# What's the meaning of a Bode Plot when talking about nonperiodic inputs?

The bode plot itself is built based on a transfer function, regardless of the input signal that will excite the circuit. Based on what I've learned, the bode plot show us how the response amplitude and phase will react when we change the input's frequency.

However, I can only understand the meaning of the plot when the input is a sinusoidal signal. When the input is a non-periodic function, I can't see what would be the meaning of the bode plot, since I can't understand how would be possible to change the "frequency" of a non-periodic function.

So, my question is: Is the bode plot only meaningful when we are analysing a circuit that is excited by a periodic signal? If not, what would be the meaning of the "frequency" (x-axis) of the plot when the input is non-periodic?

I'm a bit confused because I always see bode plot examples when the instructor draw the bode plot of any transfer function, without caring if the circuit will be excited by a period function or not.

Thank you !

• felipeek, I am afraid, you misunderstood your instructor. Plotting a BODE plot for a system or circuit you AUTOMATICALLY are assuming a sinusoidal excitation (steady-state conditions).
– LvW
Dec 1, 2015 at 9:52

Bode Diagram characterizes a system, regardless of the excitation signal.
The transfer function of a system, is valid for any signal. Bode Diagram is another way to visualize the transfer function of a system.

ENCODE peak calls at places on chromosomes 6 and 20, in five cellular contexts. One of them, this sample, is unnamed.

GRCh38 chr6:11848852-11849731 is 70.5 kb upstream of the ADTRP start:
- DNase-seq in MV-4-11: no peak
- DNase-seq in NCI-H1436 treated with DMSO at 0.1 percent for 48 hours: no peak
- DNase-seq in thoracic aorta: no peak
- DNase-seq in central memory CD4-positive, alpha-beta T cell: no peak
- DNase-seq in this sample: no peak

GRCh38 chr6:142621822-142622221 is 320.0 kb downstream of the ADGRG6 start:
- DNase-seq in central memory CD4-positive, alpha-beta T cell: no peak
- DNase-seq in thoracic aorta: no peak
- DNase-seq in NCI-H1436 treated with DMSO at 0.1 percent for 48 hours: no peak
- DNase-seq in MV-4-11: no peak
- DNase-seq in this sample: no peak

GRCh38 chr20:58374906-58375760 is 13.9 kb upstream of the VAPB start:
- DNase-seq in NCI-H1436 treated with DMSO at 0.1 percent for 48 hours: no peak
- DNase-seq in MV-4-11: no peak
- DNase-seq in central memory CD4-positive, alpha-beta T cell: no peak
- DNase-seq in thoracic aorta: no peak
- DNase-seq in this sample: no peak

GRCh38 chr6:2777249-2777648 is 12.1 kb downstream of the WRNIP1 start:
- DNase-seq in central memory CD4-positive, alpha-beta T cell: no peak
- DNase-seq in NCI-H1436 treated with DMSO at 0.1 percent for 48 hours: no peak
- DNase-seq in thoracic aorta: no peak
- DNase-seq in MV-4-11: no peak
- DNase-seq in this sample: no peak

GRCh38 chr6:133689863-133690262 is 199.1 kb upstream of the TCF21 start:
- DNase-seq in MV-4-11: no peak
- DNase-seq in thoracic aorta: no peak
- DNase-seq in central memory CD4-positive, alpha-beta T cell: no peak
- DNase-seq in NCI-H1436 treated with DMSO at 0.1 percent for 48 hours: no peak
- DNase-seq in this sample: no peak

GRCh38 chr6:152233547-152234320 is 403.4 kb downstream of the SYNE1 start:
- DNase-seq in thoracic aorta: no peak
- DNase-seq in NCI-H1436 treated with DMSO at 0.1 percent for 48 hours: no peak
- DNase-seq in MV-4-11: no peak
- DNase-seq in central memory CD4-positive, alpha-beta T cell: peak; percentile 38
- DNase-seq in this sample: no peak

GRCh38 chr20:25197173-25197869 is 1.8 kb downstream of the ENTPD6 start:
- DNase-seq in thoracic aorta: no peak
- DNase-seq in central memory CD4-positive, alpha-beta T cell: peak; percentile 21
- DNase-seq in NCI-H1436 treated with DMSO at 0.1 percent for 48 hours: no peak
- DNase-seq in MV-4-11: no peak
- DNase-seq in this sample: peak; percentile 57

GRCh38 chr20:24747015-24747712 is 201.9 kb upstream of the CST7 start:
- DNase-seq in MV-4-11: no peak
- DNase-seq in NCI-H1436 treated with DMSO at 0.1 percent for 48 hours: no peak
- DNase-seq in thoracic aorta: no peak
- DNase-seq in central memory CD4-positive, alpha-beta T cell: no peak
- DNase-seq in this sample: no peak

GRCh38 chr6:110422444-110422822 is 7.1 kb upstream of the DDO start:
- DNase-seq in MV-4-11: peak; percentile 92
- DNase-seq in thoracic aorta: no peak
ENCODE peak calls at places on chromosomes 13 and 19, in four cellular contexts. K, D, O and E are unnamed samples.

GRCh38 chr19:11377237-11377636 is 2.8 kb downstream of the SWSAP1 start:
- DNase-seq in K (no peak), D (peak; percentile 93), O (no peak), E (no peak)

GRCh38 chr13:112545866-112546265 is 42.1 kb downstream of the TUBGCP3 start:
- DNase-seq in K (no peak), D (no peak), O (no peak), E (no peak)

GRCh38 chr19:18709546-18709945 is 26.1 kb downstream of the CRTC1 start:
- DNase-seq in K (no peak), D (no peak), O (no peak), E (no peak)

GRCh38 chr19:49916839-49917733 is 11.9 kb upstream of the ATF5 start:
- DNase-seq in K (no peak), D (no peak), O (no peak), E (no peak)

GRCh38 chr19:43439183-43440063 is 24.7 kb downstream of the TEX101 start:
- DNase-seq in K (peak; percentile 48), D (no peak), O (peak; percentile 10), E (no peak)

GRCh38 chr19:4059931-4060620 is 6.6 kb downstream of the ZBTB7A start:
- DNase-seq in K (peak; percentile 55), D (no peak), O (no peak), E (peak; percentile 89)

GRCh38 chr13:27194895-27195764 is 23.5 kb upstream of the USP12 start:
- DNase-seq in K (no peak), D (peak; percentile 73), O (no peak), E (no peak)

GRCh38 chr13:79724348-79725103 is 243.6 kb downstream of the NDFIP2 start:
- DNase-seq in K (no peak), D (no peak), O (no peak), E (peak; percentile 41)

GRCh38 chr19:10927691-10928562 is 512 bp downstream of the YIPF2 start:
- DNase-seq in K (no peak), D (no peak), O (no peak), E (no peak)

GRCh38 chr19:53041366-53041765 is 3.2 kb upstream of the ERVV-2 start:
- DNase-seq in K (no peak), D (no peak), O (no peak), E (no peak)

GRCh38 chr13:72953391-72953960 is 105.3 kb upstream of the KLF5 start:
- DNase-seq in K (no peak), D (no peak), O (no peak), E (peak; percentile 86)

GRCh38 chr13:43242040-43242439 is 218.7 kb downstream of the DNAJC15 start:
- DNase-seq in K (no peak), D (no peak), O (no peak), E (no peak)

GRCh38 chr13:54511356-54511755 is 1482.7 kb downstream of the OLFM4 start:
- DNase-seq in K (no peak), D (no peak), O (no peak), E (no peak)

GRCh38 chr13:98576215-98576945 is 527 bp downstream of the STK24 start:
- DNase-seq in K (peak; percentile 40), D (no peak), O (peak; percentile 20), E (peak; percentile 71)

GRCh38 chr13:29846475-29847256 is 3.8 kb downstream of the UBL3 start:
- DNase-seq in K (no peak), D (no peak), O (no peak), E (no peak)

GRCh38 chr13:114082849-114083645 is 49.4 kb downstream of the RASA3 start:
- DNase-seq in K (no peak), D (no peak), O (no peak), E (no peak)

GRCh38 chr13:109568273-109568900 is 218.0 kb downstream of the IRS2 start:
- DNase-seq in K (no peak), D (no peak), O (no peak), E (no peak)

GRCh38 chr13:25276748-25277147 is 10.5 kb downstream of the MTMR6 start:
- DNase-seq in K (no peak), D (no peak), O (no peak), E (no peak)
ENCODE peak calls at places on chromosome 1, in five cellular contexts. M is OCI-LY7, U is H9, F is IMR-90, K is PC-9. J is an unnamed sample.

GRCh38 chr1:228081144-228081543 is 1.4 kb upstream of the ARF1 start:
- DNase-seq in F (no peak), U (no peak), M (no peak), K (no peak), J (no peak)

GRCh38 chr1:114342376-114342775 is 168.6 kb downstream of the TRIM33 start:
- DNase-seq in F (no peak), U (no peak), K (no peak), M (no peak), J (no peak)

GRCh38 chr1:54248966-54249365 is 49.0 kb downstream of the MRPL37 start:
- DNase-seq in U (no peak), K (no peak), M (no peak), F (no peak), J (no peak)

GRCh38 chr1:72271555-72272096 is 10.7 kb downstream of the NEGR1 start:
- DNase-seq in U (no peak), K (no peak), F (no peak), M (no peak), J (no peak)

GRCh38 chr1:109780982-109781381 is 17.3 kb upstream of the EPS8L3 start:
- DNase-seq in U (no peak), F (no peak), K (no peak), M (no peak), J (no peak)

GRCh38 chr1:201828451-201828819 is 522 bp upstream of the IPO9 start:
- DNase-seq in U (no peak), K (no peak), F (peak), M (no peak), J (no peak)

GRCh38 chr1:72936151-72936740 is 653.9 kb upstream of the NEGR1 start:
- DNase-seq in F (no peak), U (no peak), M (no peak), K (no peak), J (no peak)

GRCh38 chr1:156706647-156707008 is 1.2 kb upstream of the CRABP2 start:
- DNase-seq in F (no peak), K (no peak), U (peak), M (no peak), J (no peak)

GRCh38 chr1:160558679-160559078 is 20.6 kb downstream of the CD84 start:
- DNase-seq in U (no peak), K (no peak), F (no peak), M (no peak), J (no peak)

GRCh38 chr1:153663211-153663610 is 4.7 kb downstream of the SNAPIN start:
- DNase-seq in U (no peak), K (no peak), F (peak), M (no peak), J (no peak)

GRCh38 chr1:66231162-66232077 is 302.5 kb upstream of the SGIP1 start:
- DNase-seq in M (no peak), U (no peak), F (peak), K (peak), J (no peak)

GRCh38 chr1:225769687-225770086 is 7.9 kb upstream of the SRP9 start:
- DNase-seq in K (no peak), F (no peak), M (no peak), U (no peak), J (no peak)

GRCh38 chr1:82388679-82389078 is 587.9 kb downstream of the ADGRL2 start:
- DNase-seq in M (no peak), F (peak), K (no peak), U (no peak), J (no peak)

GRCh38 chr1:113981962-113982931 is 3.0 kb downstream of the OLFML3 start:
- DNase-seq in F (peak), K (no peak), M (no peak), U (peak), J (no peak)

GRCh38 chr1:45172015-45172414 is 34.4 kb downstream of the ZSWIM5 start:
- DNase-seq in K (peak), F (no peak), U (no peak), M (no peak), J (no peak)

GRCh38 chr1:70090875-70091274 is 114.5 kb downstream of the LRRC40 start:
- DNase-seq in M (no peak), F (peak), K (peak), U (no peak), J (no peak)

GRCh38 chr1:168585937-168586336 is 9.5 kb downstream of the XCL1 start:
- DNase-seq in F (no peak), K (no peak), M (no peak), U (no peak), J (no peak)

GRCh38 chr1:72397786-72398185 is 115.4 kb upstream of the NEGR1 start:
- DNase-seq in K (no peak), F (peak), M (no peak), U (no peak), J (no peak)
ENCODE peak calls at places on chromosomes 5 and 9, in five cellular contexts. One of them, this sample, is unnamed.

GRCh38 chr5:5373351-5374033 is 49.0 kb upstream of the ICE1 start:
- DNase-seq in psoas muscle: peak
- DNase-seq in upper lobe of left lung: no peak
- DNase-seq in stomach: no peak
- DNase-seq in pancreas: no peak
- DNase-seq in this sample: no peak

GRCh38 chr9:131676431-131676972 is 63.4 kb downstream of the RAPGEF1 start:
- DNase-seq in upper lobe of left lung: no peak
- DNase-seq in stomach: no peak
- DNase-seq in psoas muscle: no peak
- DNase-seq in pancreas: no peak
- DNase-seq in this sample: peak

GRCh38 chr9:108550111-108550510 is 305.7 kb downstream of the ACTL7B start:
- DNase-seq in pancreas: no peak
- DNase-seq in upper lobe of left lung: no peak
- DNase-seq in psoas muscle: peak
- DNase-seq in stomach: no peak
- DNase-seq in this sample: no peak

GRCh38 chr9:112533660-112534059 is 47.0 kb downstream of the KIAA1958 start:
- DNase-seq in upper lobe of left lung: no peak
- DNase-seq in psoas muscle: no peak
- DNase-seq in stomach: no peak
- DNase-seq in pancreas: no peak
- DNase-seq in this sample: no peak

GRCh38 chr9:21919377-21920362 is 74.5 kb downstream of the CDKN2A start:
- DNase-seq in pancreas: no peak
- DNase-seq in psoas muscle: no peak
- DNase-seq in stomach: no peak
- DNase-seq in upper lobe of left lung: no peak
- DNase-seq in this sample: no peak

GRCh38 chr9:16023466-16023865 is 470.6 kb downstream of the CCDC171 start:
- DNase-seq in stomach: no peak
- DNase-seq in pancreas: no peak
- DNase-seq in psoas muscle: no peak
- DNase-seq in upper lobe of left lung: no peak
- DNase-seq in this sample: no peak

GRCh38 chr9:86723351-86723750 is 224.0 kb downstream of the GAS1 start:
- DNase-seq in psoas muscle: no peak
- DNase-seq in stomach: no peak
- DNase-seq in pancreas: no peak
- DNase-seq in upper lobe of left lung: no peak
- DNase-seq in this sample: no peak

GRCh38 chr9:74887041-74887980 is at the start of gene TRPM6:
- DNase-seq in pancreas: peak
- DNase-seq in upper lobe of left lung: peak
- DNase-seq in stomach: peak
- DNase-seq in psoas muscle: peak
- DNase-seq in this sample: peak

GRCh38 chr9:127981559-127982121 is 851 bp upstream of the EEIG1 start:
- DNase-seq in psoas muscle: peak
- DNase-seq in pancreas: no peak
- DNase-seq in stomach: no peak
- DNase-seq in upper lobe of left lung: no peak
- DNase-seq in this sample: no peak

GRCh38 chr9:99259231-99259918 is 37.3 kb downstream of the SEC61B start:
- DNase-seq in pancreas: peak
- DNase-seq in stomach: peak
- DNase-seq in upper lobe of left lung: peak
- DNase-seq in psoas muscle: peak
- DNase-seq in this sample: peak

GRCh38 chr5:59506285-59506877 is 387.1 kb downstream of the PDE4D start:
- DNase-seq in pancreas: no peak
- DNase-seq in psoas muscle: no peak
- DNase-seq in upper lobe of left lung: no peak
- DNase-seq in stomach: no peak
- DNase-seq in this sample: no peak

An aperiodic signal, also has representation in the frequency domain. An aperiodic signal, can also be considered as the sum of sinusoidal components, although its spectrum is not "constant" as in the case of a periodic signal.

We can consider that an aperiodic signal has a spectrum that varies every moment in its composition. At one time, this spectrum has a specific distribution of components; at that moment, for the aperiodic signal applied to the system in question, the spectrum will be modified according to the frequency response of the system.

Accordingly, the aperiodic signal will be affected by the frequency response of the system to a greater or lesser extent, according to their instantaneous spectral composition.

For a basic relationship between the frequency response and an aperiodic signal, look at the step response and its relationship to the frequency response.

Example

Consider the following aperiodic signal wich has this spectrum Of course, this spectrum is continuous, as for an aperiodic signal. This signal is the input signal for a system with this transfer function

$H(z) = \dfrac{0.2\,z + 1}{0.5\,z^2+1.5\,z}$

and this Bode Plot As you can see, it is a high-pass filter.
The output signal looks like and has this spectrum Note that high frequencies have greater amplitude than the same frequencies in the input signal, as befits a high-pass filter.

• Martin P., The BODE diagram is "valid for any signal"? I rather think, the BODE diagram is a graphic representation of magnitude and phase versus FREQUENCY (f or w=2Pif). Hence, it applies for sinusoidal waveforms only.
– LvW
Dec 1, 2015 at 9:48
• @LvW Maybe you want to check the link in the answer. An aperiodic signal can be represented by a Fourier Series, i.e. as a sinusoidal waves sum. If the system is lineal, it verifies the Superposition Principle, then the response for a sum of signals (e.g. aperiodic signal) is the sum of responses. Dec 1, 2015 at 10:57